Last week, a blockchain analysis firm called Messari published a report claiming Ripple may have overblown XRP's circulating supply and market cap by up to 48%. Though the report has failed to make even a dent in the price of XRP, it has already successfully stoked discussion on social media regarding the relevance of market cap as a measure and the differences between Ripple and Bitcoin; not to mention criticism against Messari's research methodology and intentions, a backlash which culminated in threatening tweets and calls directed personally at Messari's CEO, Ryan Selkis.
From the first headlines to the accusations that this was all a publicity stunt, you will find a summary of this multi-layered story below.
On January 24th 2019, hours before Ripple released its Q4 2018 report, a crypto intelligence firm called Messari posted a summary of their original research into 'the health and legitimacy of the currently quoted XRP market cap' on their own website. 'We believe,' the team wrote, 'the figure is significantly overstated. Potentially by as much as $6.1 billion.' A tantalizing idea that would be reproduced across crypto media headlines that day.
Bear in mind, this post was merely a summary of the research. Messari only made the complete Ripple report available for subscribers of the ironically named newsletter, 'Messari's Unqualified Opinions', a decision that would, predictably, attract the suspicion that this has all been a publicity stunt executed by an under-the-radar firm.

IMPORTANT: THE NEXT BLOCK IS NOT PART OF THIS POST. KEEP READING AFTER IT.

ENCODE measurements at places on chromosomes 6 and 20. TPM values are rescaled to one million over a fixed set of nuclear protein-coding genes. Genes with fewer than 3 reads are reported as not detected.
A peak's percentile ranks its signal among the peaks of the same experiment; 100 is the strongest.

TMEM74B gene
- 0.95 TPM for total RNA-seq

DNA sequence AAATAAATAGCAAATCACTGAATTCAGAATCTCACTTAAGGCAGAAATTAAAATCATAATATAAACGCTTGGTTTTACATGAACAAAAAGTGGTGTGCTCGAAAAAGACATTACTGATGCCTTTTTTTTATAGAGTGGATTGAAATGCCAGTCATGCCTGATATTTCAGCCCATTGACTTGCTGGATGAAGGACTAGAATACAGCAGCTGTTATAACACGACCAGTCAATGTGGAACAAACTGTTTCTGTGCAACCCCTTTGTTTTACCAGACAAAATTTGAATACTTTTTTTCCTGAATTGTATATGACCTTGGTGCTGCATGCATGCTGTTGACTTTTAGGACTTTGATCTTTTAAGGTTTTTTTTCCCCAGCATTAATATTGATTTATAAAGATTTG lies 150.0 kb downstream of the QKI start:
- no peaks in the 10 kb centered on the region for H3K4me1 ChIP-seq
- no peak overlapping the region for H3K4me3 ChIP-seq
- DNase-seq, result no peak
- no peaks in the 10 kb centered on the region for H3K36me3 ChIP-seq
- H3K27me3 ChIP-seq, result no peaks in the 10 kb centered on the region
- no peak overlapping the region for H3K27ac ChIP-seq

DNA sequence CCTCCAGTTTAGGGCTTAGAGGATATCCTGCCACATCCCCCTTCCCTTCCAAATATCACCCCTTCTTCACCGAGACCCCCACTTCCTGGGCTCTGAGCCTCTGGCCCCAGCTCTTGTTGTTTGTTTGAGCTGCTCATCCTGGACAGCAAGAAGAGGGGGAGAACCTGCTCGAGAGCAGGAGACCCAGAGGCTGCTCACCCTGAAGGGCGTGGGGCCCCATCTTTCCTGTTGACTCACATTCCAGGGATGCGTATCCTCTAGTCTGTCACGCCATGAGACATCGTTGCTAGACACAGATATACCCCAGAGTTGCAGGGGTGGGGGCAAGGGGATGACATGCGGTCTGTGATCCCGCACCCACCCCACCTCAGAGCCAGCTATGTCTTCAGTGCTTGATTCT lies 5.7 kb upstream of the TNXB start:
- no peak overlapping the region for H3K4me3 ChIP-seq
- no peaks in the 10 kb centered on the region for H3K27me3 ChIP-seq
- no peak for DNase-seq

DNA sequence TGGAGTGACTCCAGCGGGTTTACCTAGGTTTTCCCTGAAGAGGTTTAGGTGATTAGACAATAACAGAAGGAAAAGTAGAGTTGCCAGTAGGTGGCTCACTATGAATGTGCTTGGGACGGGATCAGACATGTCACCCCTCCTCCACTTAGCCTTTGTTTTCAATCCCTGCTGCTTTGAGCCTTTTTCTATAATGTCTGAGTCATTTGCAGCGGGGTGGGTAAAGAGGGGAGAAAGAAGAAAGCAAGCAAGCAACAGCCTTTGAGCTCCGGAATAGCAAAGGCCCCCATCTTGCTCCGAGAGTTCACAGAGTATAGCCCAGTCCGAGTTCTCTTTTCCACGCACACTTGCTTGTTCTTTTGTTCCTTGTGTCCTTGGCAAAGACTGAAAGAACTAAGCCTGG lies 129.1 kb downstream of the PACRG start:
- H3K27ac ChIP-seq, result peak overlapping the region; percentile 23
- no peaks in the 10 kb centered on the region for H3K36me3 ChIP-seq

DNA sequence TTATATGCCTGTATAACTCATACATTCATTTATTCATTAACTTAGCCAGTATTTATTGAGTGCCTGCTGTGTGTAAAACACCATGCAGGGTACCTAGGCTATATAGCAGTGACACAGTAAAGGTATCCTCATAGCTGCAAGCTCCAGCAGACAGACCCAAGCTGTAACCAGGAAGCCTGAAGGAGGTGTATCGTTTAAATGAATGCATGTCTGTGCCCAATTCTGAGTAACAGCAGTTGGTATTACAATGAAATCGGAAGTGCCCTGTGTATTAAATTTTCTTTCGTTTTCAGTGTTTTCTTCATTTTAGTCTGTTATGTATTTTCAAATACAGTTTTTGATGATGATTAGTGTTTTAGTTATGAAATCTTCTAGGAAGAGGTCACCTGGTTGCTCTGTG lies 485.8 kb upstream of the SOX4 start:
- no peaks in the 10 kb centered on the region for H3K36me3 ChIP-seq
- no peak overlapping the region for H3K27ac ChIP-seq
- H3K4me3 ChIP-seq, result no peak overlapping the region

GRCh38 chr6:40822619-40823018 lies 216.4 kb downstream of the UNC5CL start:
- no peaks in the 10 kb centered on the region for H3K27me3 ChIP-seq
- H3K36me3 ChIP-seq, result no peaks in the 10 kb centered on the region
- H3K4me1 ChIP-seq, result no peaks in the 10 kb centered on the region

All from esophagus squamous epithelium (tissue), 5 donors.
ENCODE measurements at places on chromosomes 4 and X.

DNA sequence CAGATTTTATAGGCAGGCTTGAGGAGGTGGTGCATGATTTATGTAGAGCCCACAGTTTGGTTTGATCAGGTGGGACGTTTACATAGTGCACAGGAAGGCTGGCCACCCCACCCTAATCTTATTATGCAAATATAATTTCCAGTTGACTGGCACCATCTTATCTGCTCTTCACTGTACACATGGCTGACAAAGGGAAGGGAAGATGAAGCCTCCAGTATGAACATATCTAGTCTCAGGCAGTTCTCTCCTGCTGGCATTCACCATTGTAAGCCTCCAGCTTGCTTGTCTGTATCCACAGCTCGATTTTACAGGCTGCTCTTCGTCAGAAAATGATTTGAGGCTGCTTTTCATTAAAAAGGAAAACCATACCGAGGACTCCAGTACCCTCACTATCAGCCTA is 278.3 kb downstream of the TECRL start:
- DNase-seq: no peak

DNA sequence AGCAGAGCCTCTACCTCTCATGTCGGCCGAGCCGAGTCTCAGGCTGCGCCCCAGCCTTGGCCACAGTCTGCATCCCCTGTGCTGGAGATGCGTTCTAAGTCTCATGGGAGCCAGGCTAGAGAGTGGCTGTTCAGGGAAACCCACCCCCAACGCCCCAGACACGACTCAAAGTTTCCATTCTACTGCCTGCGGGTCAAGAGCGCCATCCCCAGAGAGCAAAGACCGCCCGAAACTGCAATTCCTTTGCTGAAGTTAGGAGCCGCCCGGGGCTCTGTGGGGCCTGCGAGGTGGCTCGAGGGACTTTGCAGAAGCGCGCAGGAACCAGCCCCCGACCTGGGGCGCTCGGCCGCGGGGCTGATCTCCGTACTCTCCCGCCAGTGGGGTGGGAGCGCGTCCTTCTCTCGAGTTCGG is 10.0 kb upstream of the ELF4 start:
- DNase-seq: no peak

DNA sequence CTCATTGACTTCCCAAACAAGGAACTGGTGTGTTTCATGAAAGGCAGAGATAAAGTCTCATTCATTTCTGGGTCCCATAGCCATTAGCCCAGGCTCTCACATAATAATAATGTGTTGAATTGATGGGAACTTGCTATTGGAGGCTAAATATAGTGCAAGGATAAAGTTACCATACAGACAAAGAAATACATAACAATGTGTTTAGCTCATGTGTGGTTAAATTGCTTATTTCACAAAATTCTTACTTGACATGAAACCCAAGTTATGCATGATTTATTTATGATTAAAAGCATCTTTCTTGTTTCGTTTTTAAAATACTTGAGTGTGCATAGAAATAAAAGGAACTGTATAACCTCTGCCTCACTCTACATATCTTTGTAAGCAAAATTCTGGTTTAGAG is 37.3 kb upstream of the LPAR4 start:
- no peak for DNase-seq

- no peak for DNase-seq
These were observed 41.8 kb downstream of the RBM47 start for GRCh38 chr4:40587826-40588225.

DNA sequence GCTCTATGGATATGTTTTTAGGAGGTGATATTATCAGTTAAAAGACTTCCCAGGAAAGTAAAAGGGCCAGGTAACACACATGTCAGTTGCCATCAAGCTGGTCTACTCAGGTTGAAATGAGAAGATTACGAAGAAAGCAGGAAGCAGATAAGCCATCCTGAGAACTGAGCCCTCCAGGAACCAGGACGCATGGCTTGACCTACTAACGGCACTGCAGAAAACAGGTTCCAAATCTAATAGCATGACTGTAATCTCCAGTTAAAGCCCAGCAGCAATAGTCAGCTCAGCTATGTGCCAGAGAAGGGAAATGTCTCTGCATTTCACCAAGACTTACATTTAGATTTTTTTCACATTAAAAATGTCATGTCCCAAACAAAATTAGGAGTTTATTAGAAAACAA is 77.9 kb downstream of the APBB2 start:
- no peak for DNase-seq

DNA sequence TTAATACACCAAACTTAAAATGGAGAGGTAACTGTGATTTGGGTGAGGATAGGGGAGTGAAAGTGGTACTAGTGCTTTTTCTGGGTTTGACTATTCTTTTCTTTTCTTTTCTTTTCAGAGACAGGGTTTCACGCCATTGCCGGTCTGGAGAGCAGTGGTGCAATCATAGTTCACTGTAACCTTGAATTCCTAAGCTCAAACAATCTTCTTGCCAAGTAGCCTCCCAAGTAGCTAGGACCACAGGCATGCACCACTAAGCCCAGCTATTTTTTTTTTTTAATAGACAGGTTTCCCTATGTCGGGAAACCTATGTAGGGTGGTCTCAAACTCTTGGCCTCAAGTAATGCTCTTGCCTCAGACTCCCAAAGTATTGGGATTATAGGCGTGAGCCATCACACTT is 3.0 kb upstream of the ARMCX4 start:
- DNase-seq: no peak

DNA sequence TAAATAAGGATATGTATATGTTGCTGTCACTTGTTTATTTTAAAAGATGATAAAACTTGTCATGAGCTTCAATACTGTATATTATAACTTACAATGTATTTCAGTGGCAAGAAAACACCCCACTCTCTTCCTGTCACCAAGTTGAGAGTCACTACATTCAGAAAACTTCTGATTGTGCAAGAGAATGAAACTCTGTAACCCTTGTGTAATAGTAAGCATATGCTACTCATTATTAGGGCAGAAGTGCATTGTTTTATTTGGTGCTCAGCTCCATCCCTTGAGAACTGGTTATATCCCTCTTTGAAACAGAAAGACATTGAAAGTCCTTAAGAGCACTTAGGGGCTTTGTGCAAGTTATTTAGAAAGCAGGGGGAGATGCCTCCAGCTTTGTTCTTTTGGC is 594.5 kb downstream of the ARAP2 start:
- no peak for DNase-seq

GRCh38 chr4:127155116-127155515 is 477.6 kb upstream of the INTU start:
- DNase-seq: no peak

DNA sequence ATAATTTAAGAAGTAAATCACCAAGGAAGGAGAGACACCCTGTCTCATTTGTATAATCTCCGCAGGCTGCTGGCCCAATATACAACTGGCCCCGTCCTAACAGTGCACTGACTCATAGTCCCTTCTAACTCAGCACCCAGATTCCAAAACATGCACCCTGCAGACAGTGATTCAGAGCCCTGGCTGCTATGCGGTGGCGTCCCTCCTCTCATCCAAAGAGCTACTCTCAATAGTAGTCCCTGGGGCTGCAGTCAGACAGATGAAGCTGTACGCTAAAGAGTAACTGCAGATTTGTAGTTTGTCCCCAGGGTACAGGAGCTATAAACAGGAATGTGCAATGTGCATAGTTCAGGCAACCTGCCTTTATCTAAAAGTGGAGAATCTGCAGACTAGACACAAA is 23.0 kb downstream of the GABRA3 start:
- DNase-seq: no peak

But discussion on social media has gone beyond that accusation. For a representative corpus of these discussions, refer to the original Messari tweet here, and discussion on Reddit here. The section “Criticism for Messari and the report” below reviews the most interesting points brought up by the crypto community.
By January 25th, Messari founder and CEO Ryan Selkis reported having received harrasment on Twitter and threatening calls that he allegedly denounced with police.
The single response from Ripple so far came from an unnamed spokesperson who told media that Messari’s report contains “several inaccurate assumptions around lockups and selling restrictions (and) the entire report is based on an incorrect calculation of market cap,” and stated Messari’s calculations of Ripple’ market cap are not a clear representation of the truth.
On the 24th, Ripple released its Q4 2018 report. The document claims that Ripple sold $129.03M worth of XRP last quarter (adding programmatic sales and institutional direct sales) and $535.56M in total in 2018. These sales would account for 0.24% of global XRP volume. Furthermore, 3B XRP coinc have been released from escrow, 2.4B returned to new escrow contracts, and the remaining 600M XRP being used to support the RippleNet Accelerator Program and Xpring investments like Securitize, among other things.
Messari has published two public posts on their blog since the 25th. In the first, Selkis described the harassment he has received (which included a phone caller who recited his wife’s birthday to him) and demanded that Ripple denounce the violence stemming from their base. This act in itself has also generated unsympathetic responses generated unsympathetic responses.
In the second, the team reacts to some of the community criticism. Read the section “Details from Messari’s response” below for more details.
Find the Messari report summary here.
Messari is a blockchain data analysis company catering to investors, regulators, and the public, who seeks to 'bring transparency and smarter decision making to the cryptoasset space.''
Selkis has called Ripple’s documents 'transparecy theater'. In their post, the Messari team states that transparency from Ripple’s side regarding its volume-based selling methodology and XRP volume-based selling limitations is 'necessary in order to help investors better understand the inflation and selling pressure in one of the industry’s largest assets (and to) protect consumers and promote fair and efficient crypto markets'.